Being one of the basic needs of man, everyone craves a decent home regardless of status or gender, but it becomes a niggling oddity if a home turns the harbinger of death as the disconcerting cases of building collapse suggest in Nigeria. From Rivers to Imo, Akwa Ibom to Abia, Enugu to Oyo and the Federal Capital Territory, Abuja to Lagos, it is a recurring story: a building collapses on hapless occupants or construction workers, often with no one found blameworthy for the structural disaster. With firm actions by the state governments, nearly all these disastrous events are preventable.
Recently again, two children were trapped and killed when a storey-building collapsed in the Ogudu area of Lagos State. In May, June and July, this year, four buildings collapsed in the Ebute Meta, Ogudu, Lagos Island and Iju areas of Lagos State. Precious lives are needlessly lost to this disastrous trend, which appears to be a bloodsucking ogre haunting the country’s building sector with the stakeholders ostensibly helpless.
It serves as a vivid reminder of the lax regulatory environment across Nigeria. The Building Collapse Prevention Guild noted that 43 cases of building collapse were recorded in the country in 2019. Lagos had the largest figure with 17 cases. Anambra followed with six cases, while Plateau and Delta states recorded three each. Oyo, Enugu, Ondo and Osun had two cases each, while Imo, Kwara, Abia, Adamawa and Katsina states witnessed one incident each. Instructively, some of these buildings were defective at the initial stage. Others were originally designed as bungalows, but later raised to storey buildings in contravention of the permit granted by the authorities. In a major collapse that is still reverberating, 20 persons -mostly schoolchildren- died when a building that housed an illegal school went down in the densely-populated Ita-Faji area of Lagos. Forty-five others were rescued. As a sign of the official negligence that fuels these incidents, the authorities said the building had been marked for demolition at least thrice, but the order was not enforced.
Unfortunately, the laxity persists. This underscores how the states are negligent by not making enough effort to curb the anomaly. The Lagos State Government has however just marked 500 buildings across the state because they are in distress; 102 among them are earmarked for demolition. To save lives, the government agencies concerned must be thorough, impartial and resolute in enforcing these orders.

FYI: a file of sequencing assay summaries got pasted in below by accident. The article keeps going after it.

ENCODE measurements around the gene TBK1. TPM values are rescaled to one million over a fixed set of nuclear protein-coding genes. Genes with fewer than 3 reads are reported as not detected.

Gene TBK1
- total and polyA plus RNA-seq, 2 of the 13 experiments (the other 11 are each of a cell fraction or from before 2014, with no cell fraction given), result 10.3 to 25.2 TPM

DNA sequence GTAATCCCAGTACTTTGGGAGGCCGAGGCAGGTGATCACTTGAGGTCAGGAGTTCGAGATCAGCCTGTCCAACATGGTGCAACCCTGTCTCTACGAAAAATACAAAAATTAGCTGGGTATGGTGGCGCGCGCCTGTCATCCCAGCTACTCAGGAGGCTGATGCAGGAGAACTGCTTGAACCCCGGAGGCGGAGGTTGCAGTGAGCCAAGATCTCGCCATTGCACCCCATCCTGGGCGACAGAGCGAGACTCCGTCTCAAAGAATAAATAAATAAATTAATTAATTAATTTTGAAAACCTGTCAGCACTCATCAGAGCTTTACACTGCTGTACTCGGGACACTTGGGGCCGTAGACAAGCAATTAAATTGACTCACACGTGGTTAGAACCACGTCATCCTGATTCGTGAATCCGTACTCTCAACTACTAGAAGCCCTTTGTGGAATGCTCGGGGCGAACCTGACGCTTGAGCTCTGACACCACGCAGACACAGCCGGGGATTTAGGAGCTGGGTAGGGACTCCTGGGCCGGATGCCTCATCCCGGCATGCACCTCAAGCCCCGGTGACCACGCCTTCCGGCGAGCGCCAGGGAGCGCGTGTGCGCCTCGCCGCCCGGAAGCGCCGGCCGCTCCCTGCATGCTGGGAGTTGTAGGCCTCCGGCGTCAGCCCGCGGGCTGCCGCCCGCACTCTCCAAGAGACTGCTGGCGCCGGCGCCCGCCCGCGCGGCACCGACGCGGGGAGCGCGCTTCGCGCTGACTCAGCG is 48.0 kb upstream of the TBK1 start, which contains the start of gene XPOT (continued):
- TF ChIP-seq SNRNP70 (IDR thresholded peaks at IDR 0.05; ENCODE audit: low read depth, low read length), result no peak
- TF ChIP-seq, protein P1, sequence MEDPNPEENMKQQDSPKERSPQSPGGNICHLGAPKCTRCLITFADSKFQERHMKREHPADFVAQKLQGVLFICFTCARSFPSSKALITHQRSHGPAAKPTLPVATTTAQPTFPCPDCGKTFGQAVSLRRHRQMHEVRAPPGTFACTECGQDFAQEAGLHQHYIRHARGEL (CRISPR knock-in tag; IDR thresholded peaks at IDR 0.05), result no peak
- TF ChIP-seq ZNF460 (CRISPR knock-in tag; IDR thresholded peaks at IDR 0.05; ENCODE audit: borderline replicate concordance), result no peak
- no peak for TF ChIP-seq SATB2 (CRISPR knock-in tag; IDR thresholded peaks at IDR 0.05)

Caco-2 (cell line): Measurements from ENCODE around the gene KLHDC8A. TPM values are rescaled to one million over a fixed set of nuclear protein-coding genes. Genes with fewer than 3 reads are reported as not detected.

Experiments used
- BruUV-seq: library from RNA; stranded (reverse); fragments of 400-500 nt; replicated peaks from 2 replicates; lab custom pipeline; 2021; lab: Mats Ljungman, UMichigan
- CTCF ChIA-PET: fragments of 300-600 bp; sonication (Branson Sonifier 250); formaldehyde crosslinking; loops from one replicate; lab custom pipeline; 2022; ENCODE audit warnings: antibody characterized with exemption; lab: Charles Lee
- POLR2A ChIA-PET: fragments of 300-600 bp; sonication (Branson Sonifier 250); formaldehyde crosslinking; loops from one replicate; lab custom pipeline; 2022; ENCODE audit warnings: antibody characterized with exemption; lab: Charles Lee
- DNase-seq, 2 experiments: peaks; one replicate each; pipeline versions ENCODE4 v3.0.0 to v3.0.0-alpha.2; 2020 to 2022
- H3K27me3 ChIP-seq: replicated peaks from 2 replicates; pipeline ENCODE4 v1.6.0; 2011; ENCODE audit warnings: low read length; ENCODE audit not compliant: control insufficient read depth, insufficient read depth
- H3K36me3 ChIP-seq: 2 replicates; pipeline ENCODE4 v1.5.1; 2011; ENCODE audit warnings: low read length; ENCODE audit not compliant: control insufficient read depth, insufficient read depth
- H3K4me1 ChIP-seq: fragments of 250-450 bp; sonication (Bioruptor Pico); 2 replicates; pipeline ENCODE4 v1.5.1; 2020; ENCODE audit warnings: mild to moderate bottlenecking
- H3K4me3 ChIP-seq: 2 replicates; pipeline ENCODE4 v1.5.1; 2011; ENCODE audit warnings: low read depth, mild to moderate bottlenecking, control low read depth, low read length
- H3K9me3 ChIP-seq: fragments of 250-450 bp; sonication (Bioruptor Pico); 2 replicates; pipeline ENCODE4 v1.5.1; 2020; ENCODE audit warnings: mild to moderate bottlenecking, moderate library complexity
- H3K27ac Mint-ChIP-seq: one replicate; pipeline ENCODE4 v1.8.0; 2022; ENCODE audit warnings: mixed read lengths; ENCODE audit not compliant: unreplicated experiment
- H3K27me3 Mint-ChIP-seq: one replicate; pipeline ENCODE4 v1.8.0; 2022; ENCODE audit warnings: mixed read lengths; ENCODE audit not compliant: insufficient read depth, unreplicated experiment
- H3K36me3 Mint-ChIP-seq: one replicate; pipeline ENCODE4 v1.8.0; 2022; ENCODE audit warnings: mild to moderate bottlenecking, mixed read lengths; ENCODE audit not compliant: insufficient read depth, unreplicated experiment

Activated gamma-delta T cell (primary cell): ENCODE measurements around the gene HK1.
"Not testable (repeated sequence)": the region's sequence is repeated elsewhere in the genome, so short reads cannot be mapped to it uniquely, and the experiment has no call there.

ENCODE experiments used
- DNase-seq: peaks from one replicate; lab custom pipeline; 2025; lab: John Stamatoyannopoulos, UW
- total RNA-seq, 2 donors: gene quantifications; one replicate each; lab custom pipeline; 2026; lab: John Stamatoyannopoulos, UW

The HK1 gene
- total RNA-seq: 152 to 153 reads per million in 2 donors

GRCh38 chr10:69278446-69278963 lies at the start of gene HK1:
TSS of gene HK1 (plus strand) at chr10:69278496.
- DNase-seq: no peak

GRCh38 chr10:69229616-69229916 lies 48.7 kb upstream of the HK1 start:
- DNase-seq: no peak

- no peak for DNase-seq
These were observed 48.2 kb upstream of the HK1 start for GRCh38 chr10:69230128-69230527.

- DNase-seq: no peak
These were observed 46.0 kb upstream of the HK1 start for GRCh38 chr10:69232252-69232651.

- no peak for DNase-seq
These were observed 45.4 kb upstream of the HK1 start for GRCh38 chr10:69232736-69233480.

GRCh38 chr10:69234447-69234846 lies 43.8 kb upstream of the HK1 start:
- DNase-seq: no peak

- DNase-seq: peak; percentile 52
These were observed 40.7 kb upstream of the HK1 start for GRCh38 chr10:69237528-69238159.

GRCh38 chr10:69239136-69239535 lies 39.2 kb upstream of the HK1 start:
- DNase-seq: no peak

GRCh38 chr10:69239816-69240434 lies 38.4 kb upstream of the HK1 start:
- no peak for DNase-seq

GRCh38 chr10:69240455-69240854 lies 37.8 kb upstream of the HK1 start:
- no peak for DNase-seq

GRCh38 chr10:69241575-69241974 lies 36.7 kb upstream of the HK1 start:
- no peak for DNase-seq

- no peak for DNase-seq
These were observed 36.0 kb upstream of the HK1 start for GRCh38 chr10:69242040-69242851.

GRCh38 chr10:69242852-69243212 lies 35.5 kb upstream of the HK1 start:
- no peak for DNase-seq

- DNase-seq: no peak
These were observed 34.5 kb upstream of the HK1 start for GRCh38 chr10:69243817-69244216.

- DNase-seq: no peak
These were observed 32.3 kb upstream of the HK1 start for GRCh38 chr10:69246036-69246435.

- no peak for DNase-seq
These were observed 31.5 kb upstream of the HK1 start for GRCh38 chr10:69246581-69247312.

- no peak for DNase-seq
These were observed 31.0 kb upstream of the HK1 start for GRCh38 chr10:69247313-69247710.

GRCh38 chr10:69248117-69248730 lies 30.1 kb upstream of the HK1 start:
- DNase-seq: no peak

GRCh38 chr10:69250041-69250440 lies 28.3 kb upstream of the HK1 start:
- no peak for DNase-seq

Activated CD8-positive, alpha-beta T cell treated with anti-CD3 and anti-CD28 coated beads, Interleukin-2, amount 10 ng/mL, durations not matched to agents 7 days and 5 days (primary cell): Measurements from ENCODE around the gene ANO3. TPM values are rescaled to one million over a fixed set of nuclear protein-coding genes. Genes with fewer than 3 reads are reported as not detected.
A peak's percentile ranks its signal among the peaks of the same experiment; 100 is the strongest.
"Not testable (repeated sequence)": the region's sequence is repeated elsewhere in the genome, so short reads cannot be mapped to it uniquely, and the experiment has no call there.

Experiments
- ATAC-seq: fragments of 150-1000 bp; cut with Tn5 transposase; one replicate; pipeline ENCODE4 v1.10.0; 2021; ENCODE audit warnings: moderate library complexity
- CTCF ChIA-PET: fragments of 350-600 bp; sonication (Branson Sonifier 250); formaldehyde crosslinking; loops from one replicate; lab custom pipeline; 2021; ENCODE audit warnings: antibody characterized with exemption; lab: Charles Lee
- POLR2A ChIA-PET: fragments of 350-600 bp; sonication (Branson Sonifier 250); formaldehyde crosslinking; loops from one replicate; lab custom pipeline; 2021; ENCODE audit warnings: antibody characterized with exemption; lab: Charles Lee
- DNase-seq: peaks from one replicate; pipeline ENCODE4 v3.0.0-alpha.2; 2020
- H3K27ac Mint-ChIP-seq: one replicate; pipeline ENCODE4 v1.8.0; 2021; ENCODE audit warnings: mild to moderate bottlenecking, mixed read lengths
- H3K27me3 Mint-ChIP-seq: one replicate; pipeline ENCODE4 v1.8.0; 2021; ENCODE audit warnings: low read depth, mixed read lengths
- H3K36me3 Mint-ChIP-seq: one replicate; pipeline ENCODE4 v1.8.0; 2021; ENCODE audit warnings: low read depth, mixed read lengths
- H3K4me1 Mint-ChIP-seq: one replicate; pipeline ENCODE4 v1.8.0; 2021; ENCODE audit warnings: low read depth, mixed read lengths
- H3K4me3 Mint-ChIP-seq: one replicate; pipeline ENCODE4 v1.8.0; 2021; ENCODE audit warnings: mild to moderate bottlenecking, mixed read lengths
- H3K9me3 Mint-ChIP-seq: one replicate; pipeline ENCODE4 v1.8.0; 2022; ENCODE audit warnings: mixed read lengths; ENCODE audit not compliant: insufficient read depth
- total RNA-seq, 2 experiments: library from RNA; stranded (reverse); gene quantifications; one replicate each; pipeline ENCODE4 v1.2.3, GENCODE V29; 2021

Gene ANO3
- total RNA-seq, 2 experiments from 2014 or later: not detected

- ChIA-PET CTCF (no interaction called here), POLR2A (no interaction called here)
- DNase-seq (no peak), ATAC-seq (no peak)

However, the sealing off of buildings violating physical planning laws or lacking permit is akin to treating the symptoms and avoiding the root cause. Experts have suggested that ministries and agencies involved in physical planning and urban development across the state should go beyond the vetting and assessment of building projects for plan approval and document design to focusing on effective monitoring of actual construction.
The longstanding rhetoric of identifying quacks as handling the technical process of building construction is irksome. There are those saddled with the professional mandate to tackle this. It is thus incumbent on them to roll up their sleeves and infuse sanity into the sector.
The National Assembly identifies the causes of frequent building collapse to include negligence, use of substandard materials and lack of professionalism in the supervision of housing projects. The Nigerian Institute of Builders said, “The higher number (building collapse cases) looks like an indictment on building control agencies, either there is no mechanism for monitoring policies or the policies have some shortcomings. Allowing people to go free after a crime will create a precedent for others.” The organisation is right.
The building industry is a chain and those involved must be purposeful, from urban planners, builders, surveyors, geological technicians, designers, engineers to architects. The Standards Organisation of Nigeria has to rid the building-material sector market of sub-standard products.
The Council for the Regulation of Engineering in Nigeria, the Architects Registration Council of Nigeria, Nigerian Society of Engineers, NIOB and other allied professional bodies should sanction members indicted in cases of building collapse. There should also be consistent training and retraining of artisans crucial to the building process to ensure quality delivery of projects.
State governments should stop tolerating building collapse.
In 2019 when two residential buildings in the Muzema neighbourhood in Rio de Janeiro, Brazil, collapsed, arrest warrants were immediately issued for three persons believed to have partaken in the construction and sale of the apartments. The Mayor of Rio de Janeiro and civil engineer, Marcello Crivella, announced an immediate decision to demolish 16 buildings in the area for identified structural defects. That is responsive governance.
In Nigeria therefore, there must be full implementation of the National Building Code. The states’ materials testing laboratories, building control agencies and other critical units involved in physical planning and urban development should be up and running.
Those in charge of the city planning should have their hands full especially as the rains are here with forceful floods and erosions to expose buildings parading faulty constructions, foundations and extra loads. Experts have noted that cases of building collapse in Nigeria are man-made and not typically linked to natural causes such as hurricane and earth tremors. This places a burden on the relevant authorities to rise up to their responsibilities. Curbing this annual ritual will require a diligent enforcement of relevant laws.